Crime Adventure (1981)   5 comments

We’ve seen games by young teenagers; this is not one of those games, because when Neil Bradley wrote Crime Adventure for the TRS-80, he wasn’t quite a teenager yet. He was only 12.

Softside, October 1981.

The map is based on the Neil Bradley’s neighborhood in Portland and was published as the Softside Adventure of the Month for October, with no name attached.

There was additionally a shareware version of this game from 1987, this time with a credit but only to a Steven C. Neighorn, asking for $5 donations. Quoting from the blog I just linked:

Curious as to why his name didn’t seem to be attached, I got in touch with Mr. Bradley to get the story. The short version is that Mr. Neighorn (then age 15) and Mr. Bradley (age 12) entered into a partnership to market Bradley’s game to Softside magazine. I don’t intend to publicly air other peoples’ 30-year-old dirty laundry, but I will say that this partnership quickly turned sour. This version of the game was put out in 1987 and Bradley did not become aware of it until a year or two after its release. Crime Adventure was ported to several systems, and as far as I know, Neil Bradley’s name does not appear in any published version of the game.)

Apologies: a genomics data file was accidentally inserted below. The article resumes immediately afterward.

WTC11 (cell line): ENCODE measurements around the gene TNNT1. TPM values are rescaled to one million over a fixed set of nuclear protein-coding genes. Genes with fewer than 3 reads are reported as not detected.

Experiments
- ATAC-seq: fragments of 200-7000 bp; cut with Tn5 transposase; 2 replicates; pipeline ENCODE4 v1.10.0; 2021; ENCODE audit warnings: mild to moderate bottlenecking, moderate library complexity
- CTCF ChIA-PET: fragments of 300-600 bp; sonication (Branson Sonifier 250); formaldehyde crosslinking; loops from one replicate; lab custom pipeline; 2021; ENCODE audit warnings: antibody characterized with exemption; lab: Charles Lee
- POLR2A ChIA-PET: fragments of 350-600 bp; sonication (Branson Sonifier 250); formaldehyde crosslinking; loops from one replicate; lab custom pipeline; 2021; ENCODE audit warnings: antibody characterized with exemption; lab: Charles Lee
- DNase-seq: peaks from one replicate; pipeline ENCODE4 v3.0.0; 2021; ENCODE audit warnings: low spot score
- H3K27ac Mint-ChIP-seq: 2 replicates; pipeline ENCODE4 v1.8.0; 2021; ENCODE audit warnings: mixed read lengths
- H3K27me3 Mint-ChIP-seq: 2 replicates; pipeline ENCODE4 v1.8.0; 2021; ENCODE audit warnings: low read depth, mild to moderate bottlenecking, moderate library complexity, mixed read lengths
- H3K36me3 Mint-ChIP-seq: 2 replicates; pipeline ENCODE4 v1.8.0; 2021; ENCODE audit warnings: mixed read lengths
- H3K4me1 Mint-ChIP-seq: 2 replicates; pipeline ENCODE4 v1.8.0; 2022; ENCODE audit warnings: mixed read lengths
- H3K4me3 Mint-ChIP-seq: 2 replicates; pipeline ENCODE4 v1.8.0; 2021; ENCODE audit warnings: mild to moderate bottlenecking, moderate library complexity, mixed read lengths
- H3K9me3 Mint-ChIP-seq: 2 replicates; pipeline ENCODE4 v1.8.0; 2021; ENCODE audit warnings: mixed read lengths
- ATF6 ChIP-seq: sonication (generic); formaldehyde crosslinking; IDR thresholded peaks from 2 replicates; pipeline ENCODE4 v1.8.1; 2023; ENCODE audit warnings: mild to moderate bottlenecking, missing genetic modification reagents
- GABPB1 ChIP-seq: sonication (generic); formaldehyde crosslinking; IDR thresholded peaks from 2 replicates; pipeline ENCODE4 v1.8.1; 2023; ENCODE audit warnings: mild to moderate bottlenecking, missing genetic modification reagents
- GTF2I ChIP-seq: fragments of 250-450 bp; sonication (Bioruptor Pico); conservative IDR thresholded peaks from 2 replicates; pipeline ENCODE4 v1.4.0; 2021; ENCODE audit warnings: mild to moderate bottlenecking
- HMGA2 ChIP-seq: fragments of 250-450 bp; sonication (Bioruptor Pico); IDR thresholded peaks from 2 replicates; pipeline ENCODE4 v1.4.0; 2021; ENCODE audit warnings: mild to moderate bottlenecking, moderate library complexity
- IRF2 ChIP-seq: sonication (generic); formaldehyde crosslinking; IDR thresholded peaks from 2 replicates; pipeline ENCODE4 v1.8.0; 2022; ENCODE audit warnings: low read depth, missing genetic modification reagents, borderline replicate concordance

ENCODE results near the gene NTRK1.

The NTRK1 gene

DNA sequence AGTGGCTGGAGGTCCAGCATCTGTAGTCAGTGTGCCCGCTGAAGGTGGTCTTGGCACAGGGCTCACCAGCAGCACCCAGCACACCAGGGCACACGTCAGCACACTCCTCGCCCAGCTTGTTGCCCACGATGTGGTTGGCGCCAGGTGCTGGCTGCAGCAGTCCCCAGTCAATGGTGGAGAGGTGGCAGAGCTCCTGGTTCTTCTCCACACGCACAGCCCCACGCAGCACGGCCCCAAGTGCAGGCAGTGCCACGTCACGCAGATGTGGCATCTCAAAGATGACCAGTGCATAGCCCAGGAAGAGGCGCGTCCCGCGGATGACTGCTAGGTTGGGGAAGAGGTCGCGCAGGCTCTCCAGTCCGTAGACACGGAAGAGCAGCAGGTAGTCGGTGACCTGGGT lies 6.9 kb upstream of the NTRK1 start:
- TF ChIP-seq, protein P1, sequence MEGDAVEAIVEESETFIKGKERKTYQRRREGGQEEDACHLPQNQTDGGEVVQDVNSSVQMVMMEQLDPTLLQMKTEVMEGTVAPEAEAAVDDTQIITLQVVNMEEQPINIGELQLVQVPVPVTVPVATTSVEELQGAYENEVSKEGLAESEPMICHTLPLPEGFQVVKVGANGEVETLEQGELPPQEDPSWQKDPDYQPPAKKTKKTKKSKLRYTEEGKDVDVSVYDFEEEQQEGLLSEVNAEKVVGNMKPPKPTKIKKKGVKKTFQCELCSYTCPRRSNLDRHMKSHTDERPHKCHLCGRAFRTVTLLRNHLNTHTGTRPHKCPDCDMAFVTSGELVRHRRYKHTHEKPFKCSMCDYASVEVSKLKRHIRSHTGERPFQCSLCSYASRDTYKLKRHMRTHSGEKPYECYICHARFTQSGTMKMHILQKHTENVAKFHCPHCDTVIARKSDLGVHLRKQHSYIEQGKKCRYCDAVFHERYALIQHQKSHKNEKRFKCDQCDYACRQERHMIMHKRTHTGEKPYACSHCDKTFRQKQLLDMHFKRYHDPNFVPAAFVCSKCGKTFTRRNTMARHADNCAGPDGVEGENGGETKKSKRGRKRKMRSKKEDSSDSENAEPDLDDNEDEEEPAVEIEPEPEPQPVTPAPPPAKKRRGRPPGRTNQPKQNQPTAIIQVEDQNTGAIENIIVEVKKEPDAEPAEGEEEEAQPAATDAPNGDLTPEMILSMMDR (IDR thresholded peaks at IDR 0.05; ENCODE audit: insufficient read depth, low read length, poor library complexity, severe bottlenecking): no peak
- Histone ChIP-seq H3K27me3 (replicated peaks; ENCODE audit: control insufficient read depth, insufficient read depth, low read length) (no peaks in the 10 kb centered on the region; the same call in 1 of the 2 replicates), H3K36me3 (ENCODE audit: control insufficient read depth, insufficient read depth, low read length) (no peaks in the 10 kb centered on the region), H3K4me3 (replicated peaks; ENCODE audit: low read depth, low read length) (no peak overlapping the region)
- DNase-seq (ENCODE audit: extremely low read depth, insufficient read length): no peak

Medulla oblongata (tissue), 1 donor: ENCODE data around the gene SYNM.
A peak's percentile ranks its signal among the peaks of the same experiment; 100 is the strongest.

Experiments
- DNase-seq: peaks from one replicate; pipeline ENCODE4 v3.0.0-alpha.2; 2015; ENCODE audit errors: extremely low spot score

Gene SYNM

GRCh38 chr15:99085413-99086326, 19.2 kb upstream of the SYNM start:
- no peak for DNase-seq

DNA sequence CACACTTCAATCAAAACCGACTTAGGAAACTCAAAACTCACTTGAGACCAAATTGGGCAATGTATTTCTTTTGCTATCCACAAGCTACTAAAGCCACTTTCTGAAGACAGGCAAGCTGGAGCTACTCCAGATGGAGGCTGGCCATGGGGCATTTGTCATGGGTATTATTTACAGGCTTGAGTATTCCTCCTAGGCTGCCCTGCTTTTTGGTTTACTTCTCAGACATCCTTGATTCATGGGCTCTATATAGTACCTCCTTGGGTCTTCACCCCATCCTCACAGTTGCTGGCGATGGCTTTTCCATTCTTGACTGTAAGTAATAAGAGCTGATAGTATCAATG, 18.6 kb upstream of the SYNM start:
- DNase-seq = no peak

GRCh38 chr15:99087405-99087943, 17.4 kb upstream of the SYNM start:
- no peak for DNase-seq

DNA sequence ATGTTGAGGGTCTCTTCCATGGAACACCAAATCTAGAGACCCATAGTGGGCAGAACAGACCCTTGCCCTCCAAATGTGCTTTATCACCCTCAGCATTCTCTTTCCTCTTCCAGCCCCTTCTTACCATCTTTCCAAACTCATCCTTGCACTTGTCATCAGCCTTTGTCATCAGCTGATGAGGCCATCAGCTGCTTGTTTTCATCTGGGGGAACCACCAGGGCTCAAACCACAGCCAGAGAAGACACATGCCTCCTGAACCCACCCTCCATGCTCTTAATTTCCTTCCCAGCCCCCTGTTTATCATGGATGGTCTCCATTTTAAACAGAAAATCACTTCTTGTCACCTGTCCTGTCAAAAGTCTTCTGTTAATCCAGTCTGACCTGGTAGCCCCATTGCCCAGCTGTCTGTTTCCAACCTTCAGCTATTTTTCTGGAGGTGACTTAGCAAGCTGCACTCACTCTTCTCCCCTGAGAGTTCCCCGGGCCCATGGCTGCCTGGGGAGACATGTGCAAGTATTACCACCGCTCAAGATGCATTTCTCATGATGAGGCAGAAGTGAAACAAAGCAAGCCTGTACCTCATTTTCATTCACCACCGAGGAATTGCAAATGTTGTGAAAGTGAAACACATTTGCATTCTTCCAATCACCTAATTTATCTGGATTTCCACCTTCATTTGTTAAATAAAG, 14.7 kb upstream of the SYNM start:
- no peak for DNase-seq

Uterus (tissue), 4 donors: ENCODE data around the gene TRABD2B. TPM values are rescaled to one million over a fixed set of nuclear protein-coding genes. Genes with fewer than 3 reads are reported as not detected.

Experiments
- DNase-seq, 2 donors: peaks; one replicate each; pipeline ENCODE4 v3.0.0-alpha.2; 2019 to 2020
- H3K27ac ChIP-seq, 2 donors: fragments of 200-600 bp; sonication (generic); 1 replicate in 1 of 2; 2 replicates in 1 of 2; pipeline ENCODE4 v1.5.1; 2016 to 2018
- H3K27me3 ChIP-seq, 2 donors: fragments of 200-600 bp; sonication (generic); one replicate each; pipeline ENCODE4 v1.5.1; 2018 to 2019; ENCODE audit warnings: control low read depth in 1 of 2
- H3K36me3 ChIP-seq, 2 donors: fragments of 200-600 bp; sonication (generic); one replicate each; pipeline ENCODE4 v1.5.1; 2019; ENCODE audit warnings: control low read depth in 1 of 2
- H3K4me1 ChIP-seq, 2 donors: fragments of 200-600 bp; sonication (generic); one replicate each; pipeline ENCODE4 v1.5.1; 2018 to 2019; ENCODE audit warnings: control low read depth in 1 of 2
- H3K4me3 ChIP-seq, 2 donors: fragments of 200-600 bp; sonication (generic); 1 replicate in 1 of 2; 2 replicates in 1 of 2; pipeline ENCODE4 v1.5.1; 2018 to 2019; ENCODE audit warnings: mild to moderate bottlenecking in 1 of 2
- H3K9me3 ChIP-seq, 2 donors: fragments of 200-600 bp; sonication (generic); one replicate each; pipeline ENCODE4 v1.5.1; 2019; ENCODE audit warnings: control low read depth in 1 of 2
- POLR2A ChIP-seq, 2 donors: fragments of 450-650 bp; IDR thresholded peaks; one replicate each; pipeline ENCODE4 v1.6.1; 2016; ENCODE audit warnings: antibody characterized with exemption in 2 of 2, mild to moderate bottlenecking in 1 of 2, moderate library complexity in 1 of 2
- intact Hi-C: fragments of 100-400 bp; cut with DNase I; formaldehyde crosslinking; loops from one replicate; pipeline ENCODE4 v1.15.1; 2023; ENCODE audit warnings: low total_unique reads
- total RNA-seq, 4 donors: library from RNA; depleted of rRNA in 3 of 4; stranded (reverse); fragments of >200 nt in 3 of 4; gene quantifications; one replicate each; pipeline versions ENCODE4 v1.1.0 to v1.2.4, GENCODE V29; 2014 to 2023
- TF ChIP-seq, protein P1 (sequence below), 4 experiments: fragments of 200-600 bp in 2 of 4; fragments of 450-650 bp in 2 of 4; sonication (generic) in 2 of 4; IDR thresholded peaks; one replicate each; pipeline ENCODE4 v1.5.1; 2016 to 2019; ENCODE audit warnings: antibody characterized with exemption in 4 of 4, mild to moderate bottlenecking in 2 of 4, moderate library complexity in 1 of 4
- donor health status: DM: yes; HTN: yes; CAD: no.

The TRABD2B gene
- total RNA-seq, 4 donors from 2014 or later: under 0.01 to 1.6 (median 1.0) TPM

(I’ve seen it claimed on a couple sites that the 1981 game was also credited to Neighorn and not Bradley somewhere, but I haven’t been able to verify this — it’s not in the magazine or the source code.)

Original comic as posted to Tumblr by Anthony Clark.

The game starts with what I’d call a delayed-plot intro — you are described as being in an arcade…

…and only a turn later does the action happen.

You head over to the phone booth in question, and find a license plate which reads KID-NAP. Why did the license plate fall off the car? Why does it have such an on-the-nose name? Unfortunately, this has one of those plots that randomly bops around so much it’s not safe to ask too many questions.